No matter what happens at the Arab League or the U.N., opposition member Shishakli says outside force may not be necessary.

"The regime is not as powerful as it was," he said. "Yes, it's continuing its brutality against the people, we're seeing people getting killed every day, but I'm telling you today we are much closer to freedom than any other day. "

Still, demonstrators remain outside Arab League headquarters to keep up pressure for international action.  But the Syrian government shows no sign of buckling, blaming much of the unrest on "terrorists."

Follow our Middle East reports on Twitter
and discuss them on our Facebook page.

You May Like

Changing Under Pressure, IS ‘Potent’ as Ever

US intel officials describe Ramadi's fall as concerning, but say it isn't emblematic of larger effort to degrade IS capabilities More

Nigeria Fuel Shortage Shows Fragility of Africa’s Oil Giant

Although it is the largest oil producer in Africa, country has nearly ran out of fuel it needs to power its generators, cars and airplanes over the past week More

Arrested Football Officials Come Mainly From the Americas

US Justice Department alleges defendants participated in 24-year scheme to enrich themselves through corruption of international soccer More

This forum has been closed.
Comments
     
There are no comments in this forum. Be first and add one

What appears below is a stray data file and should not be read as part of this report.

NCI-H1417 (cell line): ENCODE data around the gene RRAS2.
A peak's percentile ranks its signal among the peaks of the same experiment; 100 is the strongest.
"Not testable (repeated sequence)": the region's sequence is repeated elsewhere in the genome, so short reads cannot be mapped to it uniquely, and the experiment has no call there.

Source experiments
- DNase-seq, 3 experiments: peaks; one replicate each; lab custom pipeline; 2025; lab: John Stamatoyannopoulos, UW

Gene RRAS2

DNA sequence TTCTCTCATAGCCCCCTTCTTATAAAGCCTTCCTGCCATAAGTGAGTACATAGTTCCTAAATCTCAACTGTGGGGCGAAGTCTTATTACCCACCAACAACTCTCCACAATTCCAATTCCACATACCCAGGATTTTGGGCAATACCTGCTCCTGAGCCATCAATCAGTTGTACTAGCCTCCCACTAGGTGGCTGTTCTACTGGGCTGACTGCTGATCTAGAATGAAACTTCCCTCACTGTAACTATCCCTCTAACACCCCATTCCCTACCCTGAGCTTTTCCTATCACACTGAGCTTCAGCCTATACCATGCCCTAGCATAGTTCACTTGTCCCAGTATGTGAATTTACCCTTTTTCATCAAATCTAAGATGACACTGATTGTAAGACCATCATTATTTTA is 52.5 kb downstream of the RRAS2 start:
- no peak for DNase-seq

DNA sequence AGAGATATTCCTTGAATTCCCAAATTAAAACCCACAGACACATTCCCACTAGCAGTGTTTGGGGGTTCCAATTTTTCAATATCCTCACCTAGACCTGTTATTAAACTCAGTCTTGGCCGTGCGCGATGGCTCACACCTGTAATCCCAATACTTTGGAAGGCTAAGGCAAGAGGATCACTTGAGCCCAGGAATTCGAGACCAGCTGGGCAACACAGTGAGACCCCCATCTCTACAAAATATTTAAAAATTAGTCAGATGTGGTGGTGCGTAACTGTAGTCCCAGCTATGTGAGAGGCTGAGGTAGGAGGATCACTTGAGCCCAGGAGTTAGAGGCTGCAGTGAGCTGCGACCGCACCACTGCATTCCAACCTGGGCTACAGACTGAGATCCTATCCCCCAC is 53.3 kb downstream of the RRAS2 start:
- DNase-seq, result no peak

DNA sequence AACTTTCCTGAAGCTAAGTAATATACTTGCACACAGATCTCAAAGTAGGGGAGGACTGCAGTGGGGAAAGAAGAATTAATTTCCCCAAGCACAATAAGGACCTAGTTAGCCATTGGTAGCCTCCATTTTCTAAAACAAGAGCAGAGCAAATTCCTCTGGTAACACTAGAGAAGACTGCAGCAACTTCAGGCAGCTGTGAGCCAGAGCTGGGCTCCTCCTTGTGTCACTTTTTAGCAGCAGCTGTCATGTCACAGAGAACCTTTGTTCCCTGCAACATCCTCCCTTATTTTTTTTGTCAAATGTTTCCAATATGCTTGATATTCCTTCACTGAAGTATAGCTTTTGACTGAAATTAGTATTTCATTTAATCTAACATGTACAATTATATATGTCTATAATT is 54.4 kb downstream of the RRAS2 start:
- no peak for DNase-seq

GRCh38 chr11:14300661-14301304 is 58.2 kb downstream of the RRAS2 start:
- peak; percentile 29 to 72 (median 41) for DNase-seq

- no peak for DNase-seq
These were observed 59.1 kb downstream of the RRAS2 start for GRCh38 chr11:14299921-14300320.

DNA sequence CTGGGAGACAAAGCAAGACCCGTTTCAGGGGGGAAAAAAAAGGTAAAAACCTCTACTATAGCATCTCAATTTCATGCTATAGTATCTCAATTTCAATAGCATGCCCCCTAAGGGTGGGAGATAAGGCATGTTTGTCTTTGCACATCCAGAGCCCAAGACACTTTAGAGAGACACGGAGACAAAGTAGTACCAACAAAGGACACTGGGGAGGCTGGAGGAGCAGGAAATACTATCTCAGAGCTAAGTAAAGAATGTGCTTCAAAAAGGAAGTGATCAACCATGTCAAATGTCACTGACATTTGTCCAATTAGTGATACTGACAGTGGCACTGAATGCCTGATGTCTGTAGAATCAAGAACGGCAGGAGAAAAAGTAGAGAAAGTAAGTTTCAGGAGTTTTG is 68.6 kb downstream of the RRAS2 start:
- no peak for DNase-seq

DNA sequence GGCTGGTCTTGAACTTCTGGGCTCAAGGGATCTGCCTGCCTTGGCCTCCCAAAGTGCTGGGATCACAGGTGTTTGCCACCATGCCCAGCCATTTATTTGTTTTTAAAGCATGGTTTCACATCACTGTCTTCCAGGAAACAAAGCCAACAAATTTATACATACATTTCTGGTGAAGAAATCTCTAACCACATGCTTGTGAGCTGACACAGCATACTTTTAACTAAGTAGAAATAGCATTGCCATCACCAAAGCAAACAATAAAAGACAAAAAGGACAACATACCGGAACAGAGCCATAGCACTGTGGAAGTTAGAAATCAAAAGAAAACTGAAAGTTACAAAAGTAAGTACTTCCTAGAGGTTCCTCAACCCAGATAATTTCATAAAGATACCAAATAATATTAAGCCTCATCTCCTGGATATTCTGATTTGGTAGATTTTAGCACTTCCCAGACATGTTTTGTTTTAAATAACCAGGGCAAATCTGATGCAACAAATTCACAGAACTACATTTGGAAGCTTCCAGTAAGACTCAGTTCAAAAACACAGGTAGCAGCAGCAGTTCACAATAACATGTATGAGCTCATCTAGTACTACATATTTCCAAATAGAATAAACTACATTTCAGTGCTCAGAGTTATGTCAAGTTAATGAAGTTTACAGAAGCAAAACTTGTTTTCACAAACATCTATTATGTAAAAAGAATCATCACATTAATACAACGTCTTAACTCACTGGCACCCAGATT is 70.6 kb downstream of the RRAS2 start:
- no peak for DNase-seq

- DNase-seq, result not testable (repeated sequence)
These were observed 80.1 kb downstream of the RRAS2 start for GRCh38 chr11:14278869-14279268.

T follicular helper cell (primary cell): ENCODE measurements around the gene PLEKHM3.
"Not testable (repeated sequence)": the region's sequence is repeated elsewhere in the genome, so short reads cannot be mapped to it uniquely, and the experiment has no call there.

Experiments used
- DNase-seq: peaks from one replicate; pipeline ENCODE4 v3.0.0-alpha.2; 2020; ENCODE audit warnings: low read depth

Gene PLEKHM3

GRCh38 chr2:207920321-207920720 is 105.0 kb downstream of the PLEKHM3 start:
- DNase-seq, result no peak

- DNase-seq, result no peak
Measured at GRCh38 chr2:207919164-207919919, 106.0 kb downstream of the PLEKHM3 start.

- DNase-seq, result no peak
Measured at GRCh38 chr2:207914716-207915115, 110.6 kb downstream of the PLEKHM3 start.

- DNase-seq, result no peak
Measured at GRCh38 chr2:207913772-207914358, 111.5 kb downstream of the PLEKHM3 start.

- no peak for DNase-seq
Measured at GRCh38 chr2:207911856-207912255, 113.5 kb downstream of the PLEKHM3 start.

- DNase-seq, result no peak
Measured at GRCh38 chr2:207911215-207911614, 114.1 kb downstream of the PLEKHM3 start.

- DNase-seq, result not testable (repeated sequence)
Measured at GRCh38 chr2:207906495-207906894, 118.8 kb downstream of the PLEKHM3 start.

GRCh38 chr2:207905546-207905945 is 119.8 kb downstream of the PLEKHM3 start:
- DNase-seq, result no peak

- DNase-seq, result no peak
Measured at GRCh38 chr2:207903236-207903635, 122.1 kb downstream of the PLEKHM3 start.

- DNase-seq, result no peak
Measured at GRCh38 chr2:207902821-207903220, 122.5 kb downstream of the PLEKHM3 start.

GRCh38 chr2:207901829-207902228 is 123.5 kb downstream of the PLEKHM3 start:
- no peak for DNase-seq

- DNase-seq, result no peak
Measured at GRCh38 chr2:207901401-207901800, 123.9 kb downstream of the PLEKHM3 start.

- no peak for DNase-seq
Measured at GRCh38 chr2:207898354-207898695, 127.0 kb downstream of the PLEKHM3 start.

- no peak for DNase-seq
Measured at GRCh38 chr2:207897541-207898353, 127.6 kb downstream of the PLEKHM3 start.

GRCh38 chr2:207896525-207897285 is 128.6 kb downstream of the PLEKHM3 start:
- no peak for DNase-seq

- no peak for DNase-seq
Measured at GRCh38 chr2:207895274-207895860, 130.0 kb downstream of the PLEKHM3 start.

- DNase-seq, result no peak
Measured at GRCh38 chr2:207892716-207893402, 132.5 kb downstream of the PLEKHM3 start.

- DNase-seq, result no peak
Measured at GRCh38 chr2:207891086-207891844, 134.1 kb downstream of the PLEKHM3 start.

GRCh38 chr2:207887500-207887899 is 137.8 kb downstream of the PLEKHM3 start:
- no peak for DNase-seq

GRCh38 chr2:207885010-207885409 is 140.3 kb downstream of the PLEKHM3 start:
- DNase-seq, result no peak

Featured Videos

Your JavaScript is turned off or you have an old version of Adobe's Flash Player. Get the latest Flash player.
3D Printer Makes Replica of Iconic Sports Cari
|| 0:00:00
...    
🔇
X
George Putic
May 27, 2015 9:31 PM
Cars with parts made by 3D printers are already on the road, but engineers are still learning about this new technology. While testing the possibility of printing an entire car, researchers at the U.S. Department of Energy recently created an electric-powered replica of an iconic sports roadster. VOA’s George Putic has more.
Video

Video 3D Printer Makes Replica of Iconic Sports Car

Cars with parts made by 3D printers are already on the road, but engineers are still learning about this new technology. While testing the possibility of printing an entire car, researchers at the U.S. Department of Energy recently created an electric-powered replica of an iconic sports roadster. VOA’s George Putic has more.
Video

Video US Voters Seek Answers From Presidential Candidates on IS Gains

The growth of the Islamic State militant group in Iraq and Syria comes as the 2016 U.S. presidential campaign kicks off in the Midwest state of Iowa.   As VOA’s Kane Farabaugh reports, voters want to know how the candidates would handle recent militant gains in the Middle East.
Video

Video A Small Oasis on Kabul's Outskirts Provides Relief From Security Tensions

When people in Kabul want to get away from the city and relax, many choose Qargha Lake, a small resort on the outskirts of Kabul. Ayesha Tanzeem visited and talked with people about the precious oasis.
Video

Video Film Festival Looks at Indigenous Peoples, Culture Conflict

A recent Los Angeles film festival highlighted the plight of people caught between two cultures. Mike O'Sullivan has more on the the Garifuna International Film Festival, a Los Angeles forum created by a woman from Central America who wants the world to know more about her culture.